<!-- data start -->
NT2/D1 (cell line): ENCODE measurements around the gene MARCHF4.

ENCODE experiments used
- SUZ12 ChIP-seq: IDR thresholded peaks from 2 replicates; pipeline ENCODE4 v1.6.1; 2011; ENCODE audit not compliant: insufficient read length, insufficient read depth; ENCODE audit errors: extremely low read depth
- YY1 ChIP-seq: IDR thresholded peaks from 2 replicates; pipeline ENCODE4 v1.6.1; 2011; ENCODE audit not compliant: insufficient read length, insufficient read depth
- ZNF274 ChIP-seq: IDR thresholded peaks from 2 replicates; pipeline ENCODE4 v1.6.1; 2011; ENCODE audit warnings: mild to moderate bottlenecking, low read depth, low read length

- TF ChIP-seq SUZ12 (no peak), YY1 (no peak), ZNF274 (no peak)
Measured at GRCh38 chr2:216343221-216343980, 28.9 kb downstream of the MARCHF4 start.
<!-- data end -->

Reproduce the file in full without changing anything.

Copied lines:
NT2/D1 (cell line): ENCODE measurements around the gene MARCHF4.

ENCODE experiments used
- SUZ12 ChIP-seq: IDR thresholded peaks from 2 replicates; pipeline ENCODE4 v1.6.1; 2011; ENCODE audit not compliant: insufficient read length, insufficient read depth; ENCODE audit errors: extremely low read depth
- YY1 ChIP-seq: IDR thresholded peaks from 2 replicates; pipeline ENCODE4 v1.6.1; 2011; ENCODE audit not compliant: insufficient read length, insufficient read depth
- ZNF274 ChIP-seq: IDR thresholded peaks from 2 replicates; pipeline ENCODE4 v1.6.1; 2011; ENCODE audit warnings: mild to moderate bottlenecking, low read depth, low read length

- TF ChIP-seq SUZ12 (no peak), YY1 (no peak), ZNF274 (no peak)
Measured at GRCh38 chr2:216343221-216343980, 28.9 kb downstream of the MARCHF4 start.